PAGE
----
Synthetic Biology Task Force Taps Amyris’ Chief Science Officer
A groundbreaking strategy recently published by Schmidt Futures outlines what it will take for the U.S. and people worldwide to maximize the benefits of the bioeconomy. Schmidt Futures, co-founded by Eric and Wendy Schmidt, is a philanthropic initiative bringing together talented people to solve hard problems in science and society.
In April 2022, Schmidt Futures published “The U.S. Bioeconomy: Charting a Course for a
Resilient and Competitive Future,” only five months after launching the Task Force on Synthetic Biology and the Bioeconomy. The Task Force represents leaders from a wide range of disciplines from synthetic biology to national security – including synthetic biology veteran, Sunil Chandran, PhD, Chief Science Officer and Head of R&D at Amyris – who collectively provided key input to this strategic report.
The report is composed of three parts: rationale and recommendations; the critical actions required; and a series of case studies to contextualize the technology’s impact. The report addresses the R&D activities needed to expand bioproduction capacity, encourages training and education for establishing a bioeconomy workforce, and supports policy that incentivizes and accelerates the transition to a net-zero carbon economy.
While synthetic biology continues to deliver sustainable, scalable manufacturing solutions, the industry still requires a surge of investment and continued commitment to reach its full potential. One of the key recommendations is a $2 billion investment – a fraction of the recently passed $550 billion infrastructure deal – in bio-based R&D efforts and infrastructure development over the next five years to help realize a robust synthetic biology industry that has a potential market value of nearly $30 trillion.
“Synthetic biology is about to explode, it is the next frontier for innovation,” said Eric Schmidt, Co-Founder of Schmidt Futures and former Chairman and CEO of Google. “Right now, the U.S. has the opportunity to capture a leadership position in the circular bioeconomy, which will profoundly impact our ability to create and manufacture goods domestically. As a nation, we should want to get in on the ground floor, so that we can establish the standards for a sector destined to become a major driver of the global economy.”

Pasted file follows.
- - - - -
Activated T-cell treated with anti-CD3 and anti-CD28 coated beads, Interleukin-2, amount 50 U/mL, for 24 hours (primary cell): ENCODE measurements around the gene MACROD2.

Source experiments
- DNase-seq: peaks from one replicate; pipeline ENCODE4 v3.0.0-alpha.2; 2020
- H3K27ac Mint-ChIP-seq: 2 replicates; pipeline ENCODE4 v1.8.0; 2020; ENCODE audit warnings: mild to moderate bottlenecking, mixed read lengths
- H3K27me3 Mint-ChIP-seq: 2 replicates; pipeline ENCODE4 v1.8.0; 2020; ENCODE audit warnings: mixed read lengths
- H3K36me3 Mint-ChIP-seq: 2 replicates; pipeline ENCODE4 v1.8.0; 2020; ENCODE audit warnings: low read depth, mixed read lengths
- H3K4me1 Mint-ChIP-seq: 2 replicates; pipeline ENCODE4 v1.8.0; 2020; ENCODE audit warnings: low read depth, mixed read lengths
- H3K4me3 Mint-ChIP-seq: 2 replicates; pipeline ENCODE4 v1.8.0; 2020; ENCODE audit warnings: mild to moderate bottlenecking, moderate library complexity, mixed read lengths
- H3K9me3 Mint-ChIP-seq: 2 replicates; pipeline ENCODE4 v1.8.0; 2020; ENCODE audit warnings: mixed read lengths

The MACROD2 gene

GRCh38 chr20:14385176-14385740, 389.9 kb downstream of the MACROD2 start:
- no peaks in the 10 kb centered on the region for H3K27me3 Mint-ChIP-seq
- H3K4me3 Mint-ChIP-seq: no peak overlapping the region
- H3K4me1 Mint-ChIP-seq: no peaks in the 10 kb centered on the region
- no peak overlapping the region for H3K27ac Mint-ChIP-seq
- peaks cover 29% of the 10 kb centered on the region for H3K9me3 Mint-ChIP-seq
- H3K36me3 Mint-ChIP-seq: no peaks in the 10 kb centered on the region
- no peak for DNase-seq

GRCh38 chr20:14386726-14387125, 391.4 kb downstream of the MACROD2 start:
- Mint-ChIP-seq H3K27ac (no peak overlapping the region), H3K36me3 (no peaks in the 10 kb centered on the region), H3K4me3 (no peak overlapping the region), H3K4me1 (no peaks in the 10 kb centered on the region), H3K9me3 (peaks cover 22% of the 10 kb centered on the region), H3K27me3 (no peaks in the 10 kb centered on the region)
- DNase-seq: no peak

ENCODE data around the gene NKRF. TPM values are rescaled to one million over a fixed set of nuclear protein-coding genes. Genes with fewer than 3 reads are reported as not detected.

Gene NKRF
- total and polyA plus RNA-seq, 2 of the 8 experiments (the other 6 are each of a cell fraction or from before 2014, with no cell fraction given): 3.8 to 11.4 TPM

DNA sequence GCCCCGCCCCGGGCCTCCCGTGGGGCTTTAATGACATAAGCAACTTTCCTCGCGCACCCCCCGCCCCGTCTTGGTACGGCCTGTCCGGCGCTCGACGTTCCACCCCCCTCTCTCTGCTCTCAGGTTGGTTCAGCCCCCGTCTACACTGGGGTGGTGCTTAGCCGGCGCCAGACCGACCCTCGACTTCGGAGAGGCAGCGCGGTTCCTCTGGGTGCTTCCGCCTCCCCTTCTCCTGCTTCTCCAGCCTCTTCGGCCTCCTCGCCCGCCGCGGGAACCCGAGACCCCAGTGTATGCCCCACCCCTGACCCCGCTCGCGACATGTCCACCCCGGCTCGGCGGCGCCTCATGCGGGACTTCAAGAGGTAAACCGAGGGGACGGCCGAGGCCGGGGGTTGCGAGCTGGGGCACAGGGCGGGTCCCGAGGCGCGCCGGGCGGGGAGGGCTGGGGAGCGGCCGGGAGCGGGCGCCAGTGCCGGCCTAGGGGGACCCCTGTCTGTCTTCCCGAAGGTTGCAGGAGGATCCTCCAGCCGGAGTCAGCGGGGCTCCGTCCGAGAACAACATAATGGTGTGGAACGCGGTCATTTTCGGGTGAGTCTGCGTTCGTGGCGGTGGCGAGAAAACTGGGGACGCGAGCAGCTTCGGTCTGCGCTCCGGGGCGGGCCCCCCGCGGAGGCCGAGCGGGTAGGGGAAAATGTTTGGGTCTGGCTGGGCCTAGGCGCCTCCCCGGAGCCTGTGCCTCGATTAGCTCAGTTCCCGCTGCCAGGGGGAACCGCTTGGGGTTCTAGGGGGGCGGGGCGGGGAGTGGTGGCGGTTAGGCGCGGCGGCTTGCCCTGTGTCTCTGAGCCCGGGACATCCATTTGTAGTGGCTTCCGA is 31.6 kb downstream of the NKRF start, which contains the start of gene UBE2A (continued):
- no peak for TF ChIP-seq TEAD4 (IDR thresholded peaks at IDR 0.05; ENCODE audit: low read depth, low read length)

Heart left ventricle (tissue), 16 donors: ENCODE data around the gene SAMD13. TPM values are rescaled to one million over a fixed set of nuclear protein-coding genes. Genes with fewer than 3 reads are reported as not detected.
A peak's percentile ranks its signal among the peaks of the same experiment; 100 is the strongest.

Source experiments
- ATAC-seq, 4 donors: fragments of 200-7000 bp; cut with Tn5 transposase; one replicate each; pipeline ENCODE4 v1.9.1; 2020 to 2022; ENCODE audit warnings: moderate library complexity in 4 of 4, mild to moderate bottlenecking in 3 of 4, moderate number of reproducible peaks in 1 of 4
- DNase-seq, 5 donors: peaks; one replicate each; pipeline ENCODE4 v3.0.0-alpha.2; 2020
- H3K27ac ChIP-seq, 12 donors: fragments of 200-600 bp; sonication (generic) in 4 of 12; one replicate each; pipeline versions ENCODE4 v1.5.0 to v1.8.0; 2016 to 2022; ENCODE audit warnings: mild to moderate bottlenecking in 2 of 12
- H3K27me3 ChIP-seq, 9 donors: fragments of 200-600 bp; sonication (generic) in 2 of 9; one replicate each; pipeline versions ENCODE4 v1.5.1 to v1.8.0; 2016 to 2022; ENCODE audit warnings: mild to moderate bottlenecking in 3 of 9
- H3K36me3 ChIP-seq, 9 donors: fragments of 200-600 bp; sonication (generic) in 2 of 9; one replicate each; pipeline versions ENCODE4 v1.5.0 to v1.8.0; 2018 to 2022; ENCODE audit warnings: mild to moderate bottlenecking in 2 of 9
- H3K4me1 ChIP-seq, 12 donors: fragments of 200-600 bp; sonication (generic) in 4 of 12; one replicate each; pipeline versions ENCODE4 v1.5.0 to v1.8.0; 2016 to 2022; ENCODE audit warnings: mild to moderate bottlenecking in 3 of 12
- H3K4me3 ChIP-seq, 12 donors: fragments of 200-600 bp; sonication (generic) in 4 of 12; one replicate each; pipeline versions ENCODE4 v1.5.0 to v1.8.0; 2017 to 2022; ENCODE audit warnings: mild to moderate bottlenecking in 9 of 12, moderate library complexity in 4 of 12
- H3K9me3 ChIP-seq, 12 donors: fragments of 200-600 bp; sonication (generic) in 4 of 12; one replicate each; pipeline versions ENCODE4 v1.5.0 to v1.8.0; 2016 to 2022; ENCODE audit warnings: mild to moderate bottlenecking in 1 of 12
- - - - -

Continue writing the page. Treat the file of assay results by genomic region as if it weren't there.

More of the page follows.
The stakes for the health of the planet and economy have never been higher and thus, the U.S. must innovate – not iterate – to solve some of the world’s most pressing problems. From reducing dependence on fossil fuels to revitalizing domestic manufacturing to improving national competitiveness, engineering biology represents a solution for both environmental and economic growth. Pursuing a strategic path forward for achieving a robust bioeconomy is of utmost importance and the Task Force has laid a blueprint for how to proceed, detailing the intricacies of the bioeconomy and recommending immediate actions for federal government and other stakeholders.
“Having spent more than 15 years dedicated to bringing this technology to market, I have seen synthetic biology through virtually every stage of growth, as well as the many setbacks. We are at the precipice of unlocking the next generation of synthetic biology and we must continue to aggressively invest in the infrastructure, education, training, and R&D required to realize its full potential for our planet,” said Dr. Sunil Chandran, CSO and Head of R&D at Amyris. “It has been an honor to work with the Schmidt Futures team and Task Force on this report – it marks a milestone for how we, as a country, collectively view this technology and its importance in all of our futures.”
As part of the Schmidt Futures paper, Amyris is featured as a case study on the power of manufacturing with biology and the importance of a platform approach (see pages 61 and 62). Founded in 2003, Amyris was one of the earliest companies in the synthetic biology field that paved the way for biobased manufacturing. A turning point in the company’s history was the development of an engineered yeast strain that produced artemisinic acid – a chemical easily converted into artemisinin, a key ingredient for antimalarial drugs. This ingredient was commercialized through a royalty-free partnership with Sanofi that helped make malaria treatments widely accessible to millions of people globally.
The work on artemisinin had a huge impact for public health and it also led Amyris’ to its unique platform approach for engineering biology that underscores the company’s success to date. Amyris was able to pivot and apply this platform to produce another terpenoid, farnesene, which could be converted to ingredients used in a variety of markets including fuels, cosmetics, and haircare, among many others. Using its Lab-to-Market™ technology platform, Amyris has commercialized more than 13 sustainable ingredients and has launched a family of consumer brands formulated with Amyris ingredients.
While Amyris has worked to evangelize synthetic biology for nearly two decades, it’s promising to see new momentum and recognition of this technology across sectors. What the company has been able to do to transition the world to sustainable consumption has been significant, and yet there is still so much more to be done to ensure our planet can sustain generations to come.